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State at Fault for Woes at Community Colleges

September 22, 2002

Re "Enrollment Rising at State's 2-Year Colleges," Sept. 11:

Your informative article regarding increases in enrollment at community colleges did not explain a significant reason behind the financial pressure on many of them. Why can't students get some classes? State apportionment is a major source of community college revenue. But the state imposes a "growth cap" on each district. If a district's enrollment exceeds that growth cap, the state does not provide the additional funds to educate those students.

For example, the North Orange County Community College District exceeded its growth cap last year by about 1,000 students. We educated those students. The state withheld funds from us for them. This is the epitome of a rock and a hard place. Students need our classes. The state turns its back on their needs. So we have to consider inflating class sizes, cutting programs, cutting staffing, rejecting students or whatever.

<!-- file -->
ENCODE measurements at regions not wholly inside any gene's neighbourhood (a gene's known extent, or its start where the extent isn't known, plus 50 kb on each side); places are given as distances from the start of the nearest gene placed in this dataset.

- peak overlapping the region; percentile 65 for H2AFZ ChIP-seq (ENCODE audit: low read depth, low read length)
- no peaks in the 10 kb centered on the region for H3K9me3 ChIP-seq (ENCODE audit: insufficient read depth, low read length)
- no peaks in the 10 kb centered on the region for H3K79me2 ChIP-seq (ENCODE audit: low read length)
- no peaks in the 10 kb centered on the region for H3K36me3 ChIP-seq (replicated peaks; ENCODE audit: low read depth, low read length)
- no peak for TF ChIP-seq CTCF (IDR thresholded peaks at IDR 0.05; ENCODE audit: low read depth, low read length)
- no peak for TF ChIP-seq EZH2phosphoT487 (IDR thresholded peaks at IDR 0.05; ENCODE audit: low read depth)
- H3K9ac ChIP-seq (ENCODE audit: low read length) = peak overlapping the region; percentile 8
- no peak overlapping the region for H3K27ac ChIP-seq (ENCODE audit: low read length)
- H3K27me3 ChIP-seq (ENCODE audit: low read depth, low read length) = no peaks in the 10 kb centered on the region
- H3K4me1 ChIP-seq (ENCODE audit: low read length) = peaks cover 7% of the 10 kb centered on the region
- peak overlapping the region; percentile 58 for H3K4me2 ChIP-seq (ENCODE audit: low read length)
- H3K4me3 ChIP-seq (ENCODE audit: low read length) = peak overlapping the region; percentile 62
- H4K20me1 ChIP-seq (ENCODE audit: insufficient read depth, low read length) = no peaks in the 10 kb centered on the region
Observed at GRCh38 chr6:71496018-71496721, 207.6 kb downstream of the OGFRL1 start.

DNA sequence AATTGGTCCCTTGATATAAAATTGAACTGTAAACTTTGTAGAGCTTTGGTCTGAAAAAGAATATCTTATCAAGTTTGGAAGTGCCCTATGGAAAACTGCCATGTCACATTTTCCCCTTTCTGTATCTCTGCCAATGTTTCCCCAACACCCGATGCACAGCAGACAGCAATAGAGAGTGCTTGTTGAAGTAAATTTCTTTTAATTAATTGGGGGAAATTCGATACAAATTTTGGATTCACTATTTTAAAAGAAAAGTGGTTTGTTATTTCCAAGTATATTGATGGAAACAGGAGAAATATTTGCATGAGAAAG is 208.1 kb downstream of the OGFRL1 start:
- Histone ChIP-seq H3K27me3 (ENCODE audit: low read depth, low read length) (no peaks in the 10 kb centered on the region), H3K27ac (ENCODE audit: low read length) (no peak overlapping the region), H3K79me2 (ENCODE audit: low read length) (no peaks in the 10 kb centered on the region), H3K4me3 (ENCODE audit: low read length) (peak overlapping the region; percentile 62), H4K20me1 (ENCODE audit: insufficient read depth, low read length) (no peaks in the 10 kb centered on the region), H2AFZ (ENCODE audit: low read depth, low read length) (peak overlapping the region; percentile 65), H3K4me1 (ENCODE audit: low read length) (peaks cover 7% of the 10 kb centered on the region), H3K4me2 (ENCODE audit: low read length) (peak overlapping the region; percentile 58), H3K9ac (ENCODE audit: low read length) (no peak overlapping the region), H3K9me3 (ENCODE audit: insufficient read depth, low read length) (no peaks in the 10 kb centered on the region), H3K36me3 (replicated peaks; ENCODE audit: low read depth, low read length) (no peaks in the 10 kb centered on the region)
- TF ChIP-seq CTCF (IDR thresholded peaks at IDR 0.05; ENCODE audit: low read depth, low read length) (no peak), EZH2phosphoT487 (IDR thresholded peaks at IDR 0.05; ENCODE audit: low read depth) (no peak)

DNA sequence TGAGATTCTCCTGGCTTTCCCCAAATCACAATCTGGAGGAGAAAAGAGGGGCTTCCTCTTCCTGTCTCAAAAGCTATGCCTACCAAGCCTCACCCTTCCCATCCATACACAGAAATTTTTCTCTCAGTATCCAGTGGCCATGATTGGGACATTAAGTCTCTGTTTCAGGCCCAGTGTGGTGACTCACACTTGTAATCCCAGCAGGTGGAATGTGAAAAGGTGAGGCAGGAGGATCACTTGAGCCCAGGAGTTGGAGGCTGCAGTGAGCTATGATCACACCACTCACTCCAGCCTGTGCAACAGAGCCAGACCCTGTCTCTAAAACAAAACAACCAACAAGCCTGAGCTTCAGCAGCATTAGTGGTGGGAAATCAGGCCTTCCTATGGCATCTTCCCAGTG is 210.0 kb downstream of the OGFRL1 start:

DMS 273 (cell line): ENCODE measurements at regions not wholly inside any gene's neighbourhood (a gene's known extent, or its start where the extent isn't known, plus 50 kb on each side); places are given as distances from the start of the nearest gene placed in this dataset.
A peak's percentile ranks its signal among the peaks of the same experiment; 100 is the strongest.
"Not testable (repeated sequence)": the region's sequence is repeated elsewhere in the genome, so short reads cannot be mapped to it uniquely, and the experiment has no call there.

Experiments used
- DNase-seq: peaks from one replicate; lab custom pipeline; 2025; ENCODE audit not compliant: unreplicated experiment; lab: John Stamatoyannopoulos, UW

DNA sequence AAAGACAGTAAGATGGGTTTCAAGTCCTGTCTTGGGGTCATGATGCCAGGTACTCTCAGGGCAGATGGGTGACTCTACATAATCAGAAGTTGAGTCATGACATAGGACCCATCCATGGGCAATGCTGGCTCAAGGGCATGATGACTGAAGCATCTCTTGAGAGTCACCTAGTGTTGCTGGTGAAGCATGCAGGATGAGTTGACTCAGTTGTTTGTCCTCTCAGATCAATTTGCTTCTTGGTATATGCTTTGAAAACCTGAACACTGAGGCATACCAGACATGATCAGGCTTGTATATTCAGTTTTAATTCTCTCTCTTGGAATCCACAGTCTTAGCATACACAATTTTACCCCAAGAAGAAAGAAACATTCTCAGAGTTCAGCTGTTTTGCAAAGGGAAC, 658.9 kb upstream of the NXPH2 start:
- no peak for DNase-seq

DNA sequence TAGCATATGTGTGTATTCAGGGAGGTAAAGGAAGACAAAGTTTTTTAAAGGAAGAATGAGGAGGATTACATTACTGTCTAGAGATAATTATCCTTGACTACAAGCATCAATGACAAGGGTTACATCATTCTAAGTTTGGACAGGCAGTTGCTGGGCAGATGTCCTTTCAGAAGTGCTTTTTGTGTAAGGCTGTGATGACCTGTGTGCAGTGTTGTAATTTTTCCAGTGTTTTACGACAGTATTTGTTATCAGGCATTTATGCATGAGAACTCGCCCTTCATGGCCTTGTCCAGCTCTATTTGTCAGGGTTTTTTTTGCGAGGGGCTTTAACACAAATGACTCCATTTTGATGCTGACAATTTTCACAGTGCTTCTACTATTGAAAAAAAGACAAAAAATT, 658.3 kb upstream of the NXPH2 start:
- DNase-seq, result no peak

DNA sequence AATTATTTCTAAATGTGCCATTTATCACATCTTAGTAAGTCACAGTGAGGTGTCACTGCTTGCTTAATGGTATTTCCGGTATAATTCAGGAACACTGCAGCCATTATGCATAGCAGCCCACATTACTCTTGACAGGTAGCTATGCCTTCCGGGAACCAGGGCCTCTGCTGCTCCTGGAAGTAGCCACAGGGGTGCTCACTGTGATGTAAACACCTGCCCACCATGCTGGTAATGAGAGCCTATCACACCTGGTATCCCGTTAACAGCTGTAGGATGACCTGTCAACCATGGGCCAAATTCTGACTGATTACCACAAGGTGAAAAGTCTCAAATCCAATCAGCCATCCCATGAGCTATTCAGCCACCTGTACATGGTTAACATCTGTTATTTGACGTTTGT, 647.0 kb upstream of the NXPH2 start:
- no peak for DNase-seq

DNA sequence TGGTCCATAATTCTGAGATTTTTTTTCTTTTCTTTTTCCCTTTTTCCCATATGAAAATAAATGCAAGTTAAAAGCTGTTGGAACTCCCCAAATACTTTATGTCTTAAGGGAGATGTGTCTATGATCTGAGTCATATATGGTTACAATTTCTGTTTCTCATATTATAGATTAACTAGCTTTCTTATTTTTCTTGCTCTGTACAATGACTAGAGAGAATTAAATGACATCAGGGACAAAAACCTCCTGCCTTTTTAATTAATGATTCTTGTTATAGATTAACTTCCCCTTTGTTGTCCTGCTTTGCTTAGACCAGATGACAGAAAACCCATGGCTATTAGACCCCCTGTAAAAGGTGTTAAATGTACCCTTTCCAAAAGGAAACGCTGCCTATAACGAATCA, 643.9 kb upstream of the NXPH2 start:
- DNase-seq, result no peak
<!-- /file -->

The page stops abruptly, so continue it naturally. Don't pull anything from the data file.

This is not a result of the state's recent budget crunch. This has been going on for years. Hopefully, someday the state will provide funds based on the actual community college enrollments. We should not be penalized for our enrollment growth.

Leonard Lahtine

NOCCCD Board of Trustees

Anaheim

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